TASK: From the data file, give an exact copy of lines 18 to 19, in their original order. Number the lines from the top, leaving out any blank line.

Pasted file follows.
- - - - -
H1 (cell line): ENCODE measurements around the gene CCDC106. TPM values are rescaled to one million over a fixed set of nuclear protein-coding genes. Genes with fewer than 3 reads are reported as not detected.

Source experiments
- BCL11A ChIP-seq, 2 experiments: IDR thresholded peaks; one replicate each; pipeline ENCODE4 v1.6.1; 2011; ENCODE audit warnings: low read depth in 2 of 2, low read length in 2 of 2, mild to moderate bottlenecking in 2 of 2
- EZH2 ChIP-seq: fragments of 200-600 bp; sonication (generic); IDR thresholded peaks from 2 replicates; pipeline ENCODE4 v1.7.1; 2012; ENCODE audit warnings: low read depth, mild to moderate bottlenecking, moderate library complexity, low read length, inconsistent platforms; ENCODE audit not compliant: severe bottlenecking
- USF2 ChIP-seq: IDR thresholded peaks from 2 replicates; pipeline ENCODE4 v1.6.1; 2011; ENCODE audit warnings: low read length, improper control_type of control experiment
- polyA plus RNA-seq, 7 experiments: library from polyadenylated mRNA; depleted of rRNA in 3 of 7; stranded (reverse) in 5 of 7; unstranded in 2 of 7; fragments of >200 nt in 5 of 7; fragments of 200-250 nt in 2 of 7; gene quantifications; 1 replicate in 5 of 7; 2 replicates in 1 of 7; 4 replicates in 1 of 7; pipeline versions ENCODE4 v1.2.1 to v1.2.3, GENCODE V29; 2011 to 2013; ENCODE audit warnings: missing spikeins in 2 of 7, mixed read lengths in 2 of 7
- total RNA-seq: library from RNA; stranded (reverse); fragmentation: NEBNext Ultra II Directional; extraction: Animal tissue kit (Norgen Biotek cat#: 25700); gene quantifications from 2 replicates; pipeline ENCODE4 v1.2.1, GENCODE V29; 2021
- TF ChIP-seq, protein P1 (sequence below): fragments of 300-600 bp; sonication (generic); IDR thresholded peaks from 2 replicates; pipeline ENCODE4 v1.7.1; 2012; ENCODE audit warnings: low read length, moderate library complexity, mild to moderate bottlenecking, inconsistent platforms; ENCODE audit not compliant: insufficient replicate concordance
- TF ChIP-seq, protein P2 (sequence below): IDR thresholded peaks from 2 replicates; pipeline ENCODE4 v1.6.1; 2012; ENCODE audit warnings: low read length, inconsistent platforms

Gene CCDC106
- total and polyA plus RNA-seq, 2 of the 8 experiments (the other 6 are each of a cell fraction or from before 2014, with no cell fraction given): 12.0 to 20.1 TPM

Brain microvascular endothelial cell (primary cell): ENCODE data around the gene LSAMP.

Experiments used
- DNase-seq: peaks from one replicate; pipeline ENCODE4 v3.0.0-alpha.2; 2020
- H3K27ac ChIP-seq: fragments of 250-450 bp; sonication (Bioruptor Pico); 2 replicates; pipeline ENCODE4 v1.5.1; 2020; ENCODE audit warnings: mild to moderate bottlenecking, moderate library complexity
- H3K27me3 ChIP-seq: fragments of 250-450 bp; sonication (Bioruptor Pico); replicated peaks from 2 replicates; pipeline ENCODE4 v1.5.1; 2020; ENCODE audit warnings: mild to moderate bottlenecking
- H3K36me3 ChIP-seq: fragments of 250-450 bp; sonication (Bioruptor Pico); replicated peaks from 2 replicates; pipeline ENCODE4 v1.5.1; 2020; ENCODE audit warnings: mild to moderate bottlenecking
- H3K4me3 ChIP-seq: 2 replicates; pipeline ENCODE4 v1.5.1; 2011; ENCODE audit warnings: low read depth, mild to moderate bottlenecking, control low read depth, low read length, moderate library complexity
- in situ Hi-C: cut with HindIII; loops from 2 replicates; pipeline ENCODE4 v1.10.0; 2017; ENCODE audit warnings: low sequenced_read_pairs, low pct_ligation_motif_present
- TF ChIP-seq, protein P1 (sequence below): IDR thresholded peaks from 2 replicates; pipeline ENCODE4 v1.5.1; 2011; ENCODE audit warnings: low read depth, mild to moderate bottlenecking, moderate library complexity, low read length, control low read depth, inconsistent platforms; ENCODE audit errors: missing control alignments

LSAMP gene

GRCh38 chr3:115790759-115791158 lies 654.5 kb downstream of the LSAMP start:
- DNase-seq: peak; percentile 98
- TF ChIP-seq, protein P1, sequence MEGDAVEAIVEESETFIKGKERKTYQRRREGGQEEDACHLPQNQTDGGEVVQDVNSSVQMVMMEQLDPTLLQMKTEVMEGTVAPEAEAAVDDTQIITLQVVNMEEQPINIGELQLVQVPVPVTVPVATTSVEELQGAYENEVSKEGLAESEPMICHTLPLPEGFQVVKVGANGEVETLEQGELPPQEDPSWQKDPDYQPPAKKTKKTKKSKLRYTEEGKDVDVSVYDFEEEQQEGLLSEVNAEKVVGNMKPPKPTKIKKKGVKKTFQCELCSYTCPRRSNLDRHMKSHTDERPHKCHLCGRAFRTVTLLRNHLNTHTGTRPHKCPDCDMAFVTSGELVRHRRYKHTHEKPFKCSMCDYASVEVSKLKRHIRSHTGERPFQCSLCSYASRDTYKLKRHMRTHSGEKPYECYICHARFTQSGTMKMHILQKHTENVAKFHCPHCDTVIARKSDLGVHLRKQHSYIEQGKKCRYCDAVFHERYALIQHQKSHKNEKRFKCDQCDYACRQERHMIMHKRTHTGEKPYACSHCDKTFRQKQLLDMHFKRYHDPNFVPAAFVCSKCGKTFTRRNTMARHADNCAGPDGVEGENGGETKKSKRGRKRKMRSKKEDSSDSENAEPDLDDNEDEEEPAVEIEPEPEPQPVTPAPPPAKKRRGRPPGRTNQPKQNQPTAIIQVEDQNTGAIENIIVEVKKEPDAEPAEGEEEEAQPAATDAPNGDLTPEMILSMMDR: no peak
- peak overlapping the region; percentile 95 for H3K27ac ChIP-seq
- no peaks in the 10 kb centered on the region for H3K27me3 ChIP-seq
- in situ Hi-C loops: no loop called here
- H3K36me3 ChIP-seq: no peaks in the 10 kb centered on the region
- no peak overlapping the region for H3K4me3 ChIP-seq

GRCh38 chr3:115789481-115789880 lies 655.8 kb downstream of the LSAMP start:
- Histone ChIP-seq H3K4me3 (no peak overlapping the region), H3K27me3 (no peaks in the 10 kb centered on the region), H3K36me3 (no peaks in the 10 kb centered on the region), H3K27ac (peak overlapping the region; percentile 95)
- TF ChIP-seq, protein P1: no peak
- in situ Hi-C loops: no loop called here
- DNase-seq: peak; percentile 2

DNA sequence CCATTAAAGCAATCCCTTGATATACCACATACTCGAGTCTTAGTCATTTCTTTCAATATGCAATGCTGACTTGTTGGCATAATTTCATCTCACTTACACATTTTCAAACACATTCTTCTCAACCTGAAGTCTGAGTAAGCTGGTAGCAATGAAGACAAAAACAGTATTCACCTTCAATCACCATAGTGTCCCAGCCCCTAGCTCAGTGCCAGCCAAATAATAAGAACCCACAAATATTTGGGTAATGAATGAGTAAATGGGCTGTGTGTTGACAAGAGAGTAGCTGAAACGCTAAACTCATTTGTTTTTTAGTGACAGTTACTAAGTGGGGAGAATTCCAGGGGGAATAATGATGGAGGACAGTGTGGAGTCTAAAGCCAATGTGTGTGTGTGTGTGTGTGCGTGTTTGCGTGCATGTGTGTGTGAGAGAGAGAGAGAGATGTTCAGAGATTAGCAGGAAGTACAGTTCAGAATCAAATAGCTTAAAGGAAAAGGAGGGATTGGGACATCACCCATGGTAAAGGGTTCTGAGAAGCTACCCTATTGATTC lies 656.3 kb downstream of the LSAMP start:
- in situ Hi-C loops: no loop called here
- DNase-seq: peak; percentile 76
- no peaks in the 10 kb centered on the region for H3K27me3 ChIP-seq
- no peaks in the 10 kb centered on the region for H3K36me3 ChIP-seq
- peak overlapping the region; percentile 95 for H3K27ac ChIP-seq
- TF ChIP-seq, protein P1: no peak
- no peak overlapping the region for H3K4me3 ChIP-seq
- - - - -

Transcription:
- H3K4me3 ChIP-seq: 2 replicates; pipeline ENCODE4 v1.5.1; 2011; ENCODE audit warnings: low read depth, mild to moderate bottlenecking, control low read depth, low read length, moderate library complexity
- in situ Hi-C: cut with HindIII; loops from 2 replicates; pipeline ENCODE4 v1.10.0; 2017; ENCODE audit warnings: low sequenced_read_pairs, low pct_ligation_motif_present